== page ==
The radiator doesn’t rattle anymore and incessant crying doesn’t continue on through the night. There is no breeze through the thin walls and cracked windows. The refrigerator filled with beer and week old cole slaw has been replaced with apple juice for the little ones and let over containers of spaghetti and mac and cheese. There used to be six of us, but now there is only four, just me and my three little siblings, old enough to ask where Mommy and Daddy have gone, but young enough to be placated with whatever lie I can come up with. If I let one of them cry for too long, there will be no one to yell at me, except for my own conscience. Momma would have said that the conscience is enough to damn a person, but I don’t think that the police will agree. It doesn’t matter anymore, Momma’s in jail and Dad’s dead. They called it murder, but Momma called it opportunity. And me? I took the money and everything else that’s left and ran. They’ll come for me soon. Mom took the blame, but I was the one who did it all. Too many nights of crying, too many nights of being cold and hungry can do things to a person. Too many nights of watching my father use up our money while his kids starved made the decision easy. Sure, he had plenty of money in the bank, but never let his family touch it, at least, not while he was alive. Brian is crying again, whining for his supper. Mom’s in jail and soon I will be, too, but that’s ok, Carole’s sixteen and can take care of the younger two when I’m gone and I’m sure that the police will find homes for them. It’s better than starving anyway. I didn’t kill him with any logic in my head, just a lot of anger and I suppose I’m paying for that now. As I put the left over mac and cheese in the microwave for Brian, high beams flash through the window in the kitchen. I won’t put up a fight. My conscience for letting down my family is enough. Sophie tugs on my jeans and I can’t bear to look down into her blue eyes. The microwave dings and the smell of cheese is thick, but all I can think about is my little sister. She’s four years old and I’ve let her down. There is a knock at the door. Can I really abandon them like this? I feel no guilt for my father’s death, but Sophie’s innocent eyes are like iron stakes in my heart. I should face the consequences for my actions, but at the same time, I am torn by the desire to take my family and run far, far away from this whole mess. They are my responsibility and I am all that they have left in the world. There is another knock and another tug on my pant leg while the microwave dings faintly in the back of my mind. They’ll ask me if I regretted doing it, but I’m sure you can guess what my answer will be.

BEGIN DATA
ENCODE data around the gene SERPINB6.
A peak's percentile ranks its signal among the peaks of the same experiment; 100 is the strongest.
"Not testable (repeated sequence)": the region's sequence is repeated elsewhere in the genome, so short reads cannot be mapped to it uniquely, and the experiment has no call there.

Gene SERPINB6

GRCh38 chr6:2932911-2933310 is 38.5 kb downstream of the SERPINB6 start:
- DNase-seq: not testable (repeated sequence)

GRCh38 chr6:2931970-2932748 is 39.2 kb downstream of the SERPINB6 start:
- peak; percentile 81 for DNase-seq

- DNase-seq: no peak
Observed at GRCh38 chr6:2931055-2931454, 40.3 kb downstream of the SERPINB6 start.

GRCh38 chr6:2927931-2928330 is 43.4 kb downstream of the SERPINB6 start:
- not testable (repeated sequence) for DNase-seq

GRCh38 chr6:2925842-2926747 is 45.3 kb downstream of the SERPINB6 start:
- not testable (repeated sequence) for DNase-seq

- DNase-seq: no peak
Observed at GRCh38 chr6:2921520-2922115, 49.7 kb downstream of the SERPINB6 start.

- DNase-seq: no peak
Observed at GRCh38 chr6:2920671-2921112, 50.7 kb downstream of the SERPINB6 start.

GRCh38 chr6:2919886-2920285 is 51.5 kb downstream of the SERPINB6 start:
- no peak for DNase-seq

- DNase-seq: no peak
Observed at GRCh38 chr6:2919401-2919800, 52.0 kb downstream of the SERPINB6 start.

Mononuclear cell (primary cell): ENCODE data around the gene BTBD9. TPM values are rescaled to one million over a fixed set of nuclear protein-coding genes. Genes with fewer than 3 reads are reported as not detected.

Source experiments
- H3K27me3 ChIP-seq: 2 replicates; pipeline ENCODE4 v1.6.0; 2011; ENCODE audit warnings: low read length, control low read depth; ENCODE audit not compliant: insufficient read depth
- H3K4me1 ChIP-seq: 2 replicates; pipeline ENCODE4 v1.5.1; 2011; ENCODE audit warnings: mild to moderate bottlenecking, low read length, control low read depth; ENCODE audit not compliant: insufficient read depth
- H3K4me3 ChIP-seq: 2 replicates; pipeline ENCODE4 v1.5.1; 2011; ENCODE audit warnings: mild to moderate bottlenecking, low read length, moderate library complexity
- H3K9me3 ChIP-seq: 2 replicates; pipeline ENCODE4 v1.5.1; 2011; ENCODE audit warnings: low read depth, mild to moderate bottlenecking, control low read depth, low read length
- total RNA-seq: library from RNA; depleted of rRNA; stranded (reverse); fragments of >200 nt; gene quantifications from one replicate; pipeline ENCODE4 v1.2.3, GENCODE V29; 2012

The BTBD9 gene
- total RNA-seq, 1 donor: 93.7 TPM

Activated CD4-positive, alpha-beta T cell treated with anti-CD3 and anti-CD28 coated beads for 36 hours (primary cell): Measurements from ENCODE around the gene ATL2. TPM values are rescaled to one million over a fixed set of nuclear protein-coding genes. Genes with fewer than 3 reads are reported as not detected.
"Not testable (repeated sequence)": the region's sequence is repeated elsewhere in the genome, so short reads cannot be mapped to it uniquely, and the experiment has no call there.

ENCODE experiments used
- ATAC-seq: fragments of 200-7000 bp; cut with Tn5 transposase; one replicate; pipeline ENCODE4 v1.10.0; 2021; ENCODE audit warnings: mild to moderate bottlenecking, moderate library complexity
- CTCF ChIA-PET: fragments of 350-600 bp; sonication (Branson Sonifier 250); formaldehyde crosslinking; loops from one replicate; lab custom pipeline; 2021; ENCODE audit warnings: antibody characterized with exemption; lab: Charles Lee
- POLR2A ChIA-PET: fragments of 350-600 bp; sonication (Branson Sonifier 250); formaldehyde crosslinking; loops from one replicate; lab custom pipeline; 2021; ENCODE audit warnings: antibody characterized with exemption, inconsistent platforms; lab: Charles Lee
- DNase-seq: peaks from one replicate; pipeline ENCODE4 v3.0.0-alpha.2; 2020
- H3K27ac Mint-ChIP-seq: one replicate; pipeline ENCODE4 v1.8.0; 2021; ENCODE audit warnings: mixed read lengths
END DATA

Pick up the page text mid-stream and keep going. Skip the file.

Tue, April 1, 2008
by Erin Thorp, Junior, Pine Manor College filed under